Background: Mild parkinsonian signs (MPS) are associated with prevalent and incident dementia but it is not known whether they are associated with mild cognitive impairment (MCI). Objective: To determine whether MPS and specific MPS (changes in axial function, rigidity, tremor) are associated with MCI in nondemented community-dwelling older people in northern Manhattan, NY. Methods: Participants underwent neurologic assessment, including a modified motor portion of the Unified Parkinson Disease Rating Scale. MCI was diagnosed in nondemented participants who had cognitive impairment based on neuropsychological testing and no functional impairment. Participants with MCI were classified as having MCI with memory impairment (MCI+M) vs MCI without memory impairment (MCI-M). Results: MCI was present in 608 (27.3%) of 2,230 participants, including 255 participants with MCI+M and 353 with MCI-M; 1,622 participants did not have MCI. MPS were present in 369 (16.5%) of 2,230 participants. In a univariate logistic regression model, odds of MCI+M (vs no MCI) were 51% higher in participants with MPS compared to those with no MPS (OR = 1.51, 95% CI = 1.09 to 2.09, p = 0.01). Multivariate models yielded similar results (OR = 1.45, 95% CI = 1.03 to 2.05, p = 0.03). Rigidity was present in a higher proportion of participants with MCI+M compared to participants without MCI. Conclusions: Mild parkinsonian signs, especially rigidity, are associated with amnestic mild cognitive impairment. Mild parkinsonian signs and mild cognitive impairment may share similar pathogeneses. Whether this involves Alzheimer-type pathology, Lewy bodies, or vascular changes in the basal ganglia or basal ganglia circuitry deserves further investigation in postmortem studies.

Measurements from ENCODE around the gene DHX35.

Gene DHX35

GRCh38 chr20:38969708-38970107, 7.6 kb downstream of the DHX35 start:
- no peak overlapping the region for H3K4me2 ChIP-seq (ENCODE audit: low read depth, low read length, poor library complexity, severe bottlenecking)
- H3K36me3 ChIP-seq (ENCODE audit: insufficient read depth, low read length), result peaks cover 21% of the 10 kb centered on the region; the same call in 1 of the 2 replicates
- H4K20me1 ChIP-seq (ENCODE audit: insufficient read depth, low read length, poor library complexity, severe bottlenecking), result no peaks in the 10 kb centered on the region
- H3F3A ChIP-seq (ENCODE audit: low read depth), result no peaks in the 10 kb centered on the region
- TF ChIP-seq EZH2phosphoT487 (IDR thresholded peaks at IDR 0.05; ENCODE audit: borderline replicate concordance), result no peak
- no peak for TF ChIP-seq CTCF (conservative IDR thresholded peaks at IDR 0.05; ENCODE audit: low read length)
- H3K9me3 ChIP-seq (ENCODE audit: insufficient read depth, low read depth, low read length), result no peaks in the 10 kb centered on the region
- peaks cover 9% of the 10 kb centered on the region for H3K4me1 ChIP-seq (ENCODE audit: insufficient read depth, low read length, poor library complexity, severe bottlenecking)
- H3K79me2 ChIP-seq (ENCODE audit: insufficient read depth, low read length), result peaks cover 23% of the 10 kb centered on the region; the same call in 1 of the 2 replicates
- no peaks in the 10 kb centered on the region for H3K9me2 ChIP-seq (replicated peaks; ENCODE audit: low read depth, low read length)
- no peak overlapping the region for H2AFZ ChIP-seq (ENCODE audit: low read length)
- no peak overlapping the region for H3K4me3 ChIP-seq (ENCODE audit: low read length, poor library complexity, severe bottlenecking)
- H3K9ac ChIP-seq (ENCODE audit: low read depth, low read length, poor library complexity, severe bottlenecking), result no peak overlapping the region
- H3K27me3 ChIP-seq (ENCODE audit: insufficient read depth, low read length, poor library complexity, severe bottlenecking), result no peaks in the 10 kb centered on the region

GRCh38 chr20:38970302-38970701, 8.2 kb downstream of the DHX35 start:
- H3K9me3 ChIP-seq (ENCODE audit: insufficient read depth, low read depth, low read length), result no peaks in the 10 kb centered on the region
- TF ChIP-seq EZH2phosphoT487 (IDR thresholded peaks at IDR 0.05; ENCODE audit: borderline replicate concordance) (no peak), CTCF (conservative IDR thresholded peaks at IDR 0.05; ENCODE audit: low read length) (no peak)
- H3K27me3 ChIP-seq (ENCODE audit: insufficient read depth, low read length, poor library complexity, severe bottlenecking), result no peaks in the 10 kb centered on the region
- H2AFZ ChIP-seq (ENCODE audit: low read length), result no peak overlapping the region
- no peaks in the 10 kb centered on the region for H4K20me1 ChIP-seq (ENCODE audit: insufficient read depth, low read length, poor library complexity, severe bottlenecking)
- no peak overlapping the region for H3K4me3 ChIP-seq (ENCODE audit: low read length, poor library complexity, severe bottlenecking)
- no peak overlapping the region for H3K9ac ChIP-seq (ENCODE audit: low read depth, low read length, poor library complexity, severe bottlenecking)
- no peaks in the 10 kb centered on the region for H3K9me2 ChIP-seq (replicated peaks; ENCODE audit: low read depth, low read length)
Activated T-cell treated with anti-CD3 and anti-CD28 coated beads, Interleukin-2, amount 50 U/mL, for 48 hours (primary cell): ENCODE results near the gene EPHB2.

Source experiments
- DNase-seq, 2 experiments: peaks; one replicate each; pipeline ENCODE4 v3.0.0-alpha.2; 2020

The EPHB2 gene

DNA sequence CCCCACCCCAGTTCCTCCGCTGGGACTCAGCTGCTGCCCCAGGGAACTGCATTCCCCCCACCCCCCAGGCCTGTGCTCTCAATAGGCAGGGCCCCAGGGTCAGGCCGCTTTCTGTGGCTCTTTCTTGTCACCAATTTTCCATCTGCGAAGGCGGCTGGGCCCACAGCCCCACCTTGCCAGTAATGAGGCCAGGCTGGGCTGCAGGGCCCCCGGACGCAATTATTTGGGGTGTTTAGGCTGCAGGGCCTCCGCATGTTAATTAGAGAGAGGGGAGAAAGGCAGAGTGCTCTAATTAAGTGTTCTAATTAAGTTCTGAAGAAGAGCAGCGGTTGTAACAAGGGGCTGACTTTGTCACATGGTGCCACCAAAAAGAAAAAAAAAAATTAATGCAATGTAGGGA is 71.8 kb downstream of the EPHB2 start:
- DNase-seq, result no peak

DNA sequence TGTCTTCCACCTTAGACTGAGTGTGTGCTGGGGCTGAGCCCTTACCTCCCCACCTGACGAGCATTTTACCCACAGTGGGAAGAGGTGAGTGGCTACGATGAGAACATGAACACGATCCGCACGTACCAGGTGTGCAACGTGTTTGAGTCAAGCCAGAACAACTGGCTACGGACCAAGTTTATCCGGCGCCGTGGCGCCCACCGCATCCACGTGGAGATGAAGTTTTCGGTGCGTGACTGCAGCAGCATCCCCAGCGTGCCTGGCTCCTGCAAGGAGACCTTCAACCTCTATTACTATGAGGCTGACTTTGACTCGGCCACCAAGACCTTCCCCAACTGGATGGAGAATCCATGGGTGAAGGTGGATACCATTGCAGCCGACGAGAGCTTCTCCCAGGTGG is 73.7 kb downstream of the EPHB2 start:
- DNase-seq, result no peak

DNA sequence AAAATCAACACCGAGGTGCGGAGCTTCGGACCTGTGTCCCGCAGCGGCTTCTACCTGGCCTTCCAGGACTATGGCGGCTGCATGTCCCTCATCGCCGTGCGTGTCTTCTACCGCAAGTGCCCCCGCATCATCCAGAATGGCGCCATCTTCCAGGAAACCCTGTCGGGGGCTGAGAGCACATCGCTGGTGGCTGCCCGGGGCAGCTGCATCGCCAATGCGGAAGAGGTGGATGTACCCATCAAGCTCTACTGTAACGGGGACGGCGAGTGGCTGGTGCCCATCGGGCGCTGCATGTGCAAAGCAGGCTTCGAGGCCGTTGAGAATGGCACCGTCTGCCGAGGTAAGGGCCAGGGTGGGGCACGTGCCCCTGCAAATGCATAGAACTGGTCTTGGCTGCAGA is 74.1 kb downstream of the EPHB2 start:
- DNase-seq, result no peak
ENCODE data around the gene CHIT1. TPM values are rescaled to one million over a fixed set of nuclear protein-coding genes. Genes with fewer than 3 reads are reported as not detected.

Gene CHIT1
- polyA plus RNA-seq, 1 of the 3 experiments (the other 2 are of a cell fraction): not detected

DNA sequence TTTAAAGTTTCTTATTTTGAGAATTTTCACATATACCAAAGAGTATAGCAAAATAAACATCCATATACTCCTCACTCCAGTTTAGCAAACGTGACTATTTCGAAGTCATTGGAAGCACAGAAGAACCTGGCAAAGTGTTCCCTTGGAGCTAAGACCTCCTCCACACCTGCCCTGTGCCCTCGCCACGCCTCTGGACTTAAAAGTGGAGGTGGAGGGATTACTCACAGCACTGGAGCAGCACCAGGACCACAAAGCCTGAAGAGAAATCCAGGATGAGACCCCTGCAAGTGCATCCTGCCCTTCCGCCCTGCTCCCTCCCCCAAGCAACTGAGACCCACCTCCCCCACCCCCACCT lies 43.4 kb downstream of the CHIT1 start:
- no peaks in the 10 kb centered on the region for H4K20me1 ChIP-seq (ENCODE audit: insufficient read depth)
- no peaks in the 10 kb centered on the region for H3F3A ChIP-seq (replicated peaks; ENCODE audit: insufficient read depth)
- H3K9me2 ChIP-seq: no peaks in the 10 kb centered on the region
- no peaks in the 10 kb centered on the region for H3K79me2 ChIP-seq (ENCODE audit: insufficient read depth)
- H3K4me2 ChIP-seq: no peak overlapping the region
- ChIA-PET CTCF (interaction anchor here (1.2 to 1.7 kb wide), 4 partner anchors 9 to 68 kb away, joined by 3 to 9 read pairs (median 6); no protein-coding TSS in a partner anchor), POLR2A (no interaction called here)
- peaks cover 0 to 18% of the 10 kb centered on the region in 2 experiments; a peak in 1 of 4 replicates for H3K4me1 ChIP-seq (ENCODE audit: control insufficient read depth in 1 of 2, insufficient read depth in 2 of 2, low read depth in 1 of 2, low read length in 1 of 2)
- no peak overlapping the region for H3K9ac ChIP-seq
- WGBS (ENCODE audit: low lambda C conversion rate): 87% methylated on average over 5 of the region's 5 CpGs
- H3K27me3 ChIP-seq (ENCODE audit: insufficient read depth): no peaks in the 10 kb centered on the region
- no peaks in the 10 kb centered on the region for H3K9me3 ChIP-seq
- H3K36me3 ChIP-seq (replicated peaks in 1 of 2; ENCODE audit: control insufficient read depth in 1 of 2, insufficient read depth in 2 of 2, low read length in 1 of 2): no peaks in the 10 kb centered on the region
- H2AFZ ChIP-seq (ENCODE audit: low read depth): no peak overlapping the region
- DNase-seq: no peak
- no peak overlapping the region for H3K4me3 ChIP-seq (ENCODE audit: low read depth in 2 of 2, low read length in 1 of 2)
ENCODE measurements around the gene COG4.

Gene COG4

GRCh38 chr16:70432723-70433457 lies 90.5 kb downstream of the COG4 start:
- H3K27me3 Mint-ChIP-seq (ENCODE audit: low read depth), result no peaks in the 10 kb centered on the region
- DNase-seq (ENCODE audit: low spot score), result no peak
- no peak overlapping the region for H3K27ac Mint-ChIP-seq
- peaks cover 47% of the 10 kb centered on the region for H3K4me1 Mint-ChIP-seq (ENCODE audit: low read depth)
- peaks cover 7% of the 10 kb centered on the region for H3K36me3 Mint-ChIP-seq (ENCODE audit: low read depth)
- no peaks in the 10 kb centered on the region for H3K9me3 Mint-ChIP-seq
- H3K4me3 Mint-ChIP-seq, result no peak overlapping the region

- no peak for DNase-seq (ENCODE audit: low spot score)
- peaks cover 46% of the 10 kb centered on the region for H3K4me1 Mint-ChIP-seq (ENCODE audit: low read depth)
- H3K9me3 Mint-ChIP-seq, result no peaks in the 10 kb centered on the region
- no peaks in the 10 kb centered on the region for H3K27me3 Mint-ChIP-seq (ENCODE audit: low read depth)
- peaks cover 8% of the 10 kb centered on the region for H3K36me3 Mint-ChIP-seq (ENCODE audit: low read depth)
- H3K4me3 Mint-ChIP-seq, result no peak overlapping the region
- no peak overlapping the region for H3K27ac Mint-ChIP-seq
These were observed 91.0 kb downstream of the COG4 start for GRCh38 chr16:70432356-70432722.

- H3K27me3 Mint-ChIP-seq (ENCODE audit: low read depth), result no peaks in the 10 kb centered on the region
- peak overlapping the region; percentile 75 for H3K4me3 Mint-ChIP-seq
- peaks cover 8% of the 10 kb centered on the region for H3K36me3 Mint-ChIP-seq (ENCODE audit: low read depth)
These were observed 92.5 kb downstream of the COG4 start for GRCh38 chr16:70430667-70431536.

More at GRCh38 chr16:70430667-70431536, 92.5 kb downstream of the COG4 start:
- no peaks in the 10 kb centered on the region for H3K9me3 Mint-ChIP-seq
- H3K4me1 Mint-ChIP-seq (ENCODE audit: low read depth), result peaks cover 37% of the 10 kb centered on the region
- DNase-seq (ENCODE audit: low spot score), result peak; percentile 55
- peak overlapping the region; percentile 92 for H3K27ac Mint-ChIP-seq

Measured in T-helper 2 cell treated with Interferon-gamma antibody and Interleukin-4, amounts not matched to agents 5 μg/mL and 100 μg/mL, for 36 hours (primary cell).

|Original language||English (US)|
|Number of pages||5|
|State||Published - Apr 12 2005|
ASJC Scopus subject areas
- Clinical Neurology